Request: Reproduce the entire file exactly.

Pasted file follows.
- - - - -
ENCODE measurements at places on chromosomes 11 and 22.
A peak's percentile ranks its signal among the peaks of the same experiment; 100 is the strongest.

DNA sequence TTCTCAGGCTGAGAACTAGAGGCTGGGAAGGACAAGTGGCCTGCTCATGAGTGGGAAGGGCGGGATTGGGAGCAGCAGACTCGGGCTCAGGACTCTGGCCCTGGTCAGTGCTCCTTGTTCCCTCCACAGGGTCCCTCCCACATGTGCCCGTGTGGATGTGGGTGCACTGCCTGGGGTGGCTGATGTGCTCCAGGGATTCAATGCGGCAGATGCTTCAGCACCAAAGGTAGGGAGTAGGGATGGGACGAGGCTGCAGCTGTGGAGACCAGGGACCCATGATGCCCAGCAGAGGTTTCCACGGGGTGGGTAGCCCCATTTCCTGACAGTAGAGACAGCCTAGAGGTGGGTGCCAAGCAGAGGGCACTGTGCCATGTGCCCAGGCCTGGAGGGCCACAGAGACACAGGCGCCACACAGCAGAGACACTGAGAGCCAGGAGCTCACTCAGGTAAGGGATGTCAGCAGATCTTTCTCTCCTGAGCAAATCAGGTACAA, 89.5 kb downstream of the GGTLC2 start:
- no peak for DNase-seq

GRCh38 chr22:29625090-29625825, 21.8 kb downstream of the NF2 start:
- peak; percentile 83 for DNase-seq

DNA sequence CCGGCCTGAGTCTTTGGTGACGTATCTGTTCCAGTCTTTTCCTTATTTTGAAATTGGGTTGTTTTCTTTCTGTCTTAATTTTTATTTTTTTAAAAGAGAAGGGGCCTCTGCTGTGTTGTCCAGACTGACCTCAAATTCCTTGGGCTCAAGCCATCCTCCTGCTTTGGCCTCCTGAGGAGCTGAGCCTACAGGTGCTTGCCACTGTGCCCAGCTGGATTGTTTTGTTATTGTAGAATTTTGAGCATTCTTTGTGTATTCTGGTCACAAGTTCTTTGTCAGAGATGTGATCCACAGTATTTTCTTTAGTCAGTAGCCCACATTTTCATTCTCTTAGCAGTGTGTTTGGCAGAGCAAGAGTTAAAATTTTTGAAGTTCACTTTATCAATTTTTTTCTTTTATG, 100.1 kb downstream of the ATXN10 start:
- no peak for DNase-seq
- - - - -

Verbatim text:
ENCODE measurements at places on chromosomes 11 and 22.
A peak's percentile ranks its signal among the peaks of the same experiment; 100 is the strongest.

DNA sequence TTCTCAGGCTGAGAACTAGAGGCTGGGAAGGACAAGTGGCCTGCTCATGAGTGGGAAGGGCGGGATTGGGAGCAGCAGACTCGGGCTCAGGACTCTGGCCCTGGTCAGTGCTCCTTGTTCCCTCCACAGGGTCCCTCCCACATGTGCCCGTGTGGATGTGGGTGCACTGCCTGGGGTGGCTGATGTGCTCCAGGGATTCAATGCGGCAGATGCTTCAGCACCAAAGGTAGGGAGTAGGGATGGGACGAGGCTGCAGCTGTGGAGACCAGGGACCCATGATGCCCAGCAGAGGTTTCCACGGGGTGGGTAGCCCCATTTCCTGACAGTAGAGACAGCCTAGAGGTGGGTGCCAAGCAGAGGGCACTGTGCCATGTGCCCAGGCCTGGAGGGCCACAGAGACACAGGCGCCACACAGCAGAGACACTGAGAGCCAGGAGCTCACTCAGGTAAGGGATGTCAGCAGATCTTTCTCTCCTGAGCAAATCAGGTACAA, 89.5 kb downstream of the GGTLC2 start:
- no peak for DNase-seq

GRCh38 chr22:29625090-29625825, 21.8 kb downstream of the NF2 start:
- peak; percentile 83 for DNase-seq

DNA sequence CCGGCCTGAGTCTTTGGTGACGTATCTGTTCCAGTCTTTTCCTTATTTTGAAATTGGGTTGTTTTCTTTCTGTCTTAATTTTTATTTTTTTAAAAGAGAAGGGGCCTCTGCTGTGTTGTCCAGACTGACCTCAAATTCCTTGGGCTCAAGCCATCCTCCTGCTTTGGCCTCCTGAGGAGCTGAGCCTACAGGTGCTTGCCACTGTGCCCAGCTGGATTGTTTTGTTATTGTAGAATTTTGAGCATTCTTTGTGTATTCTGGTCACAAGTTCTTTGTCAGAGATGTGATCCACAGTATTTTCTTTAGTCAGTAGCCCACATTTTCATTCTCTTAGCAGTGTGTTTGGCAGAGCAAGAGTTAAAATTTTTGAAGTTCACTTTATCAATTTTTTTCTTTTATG, 100.1 kb downstream of the ATXN10 start:
- no peak for DNase-seq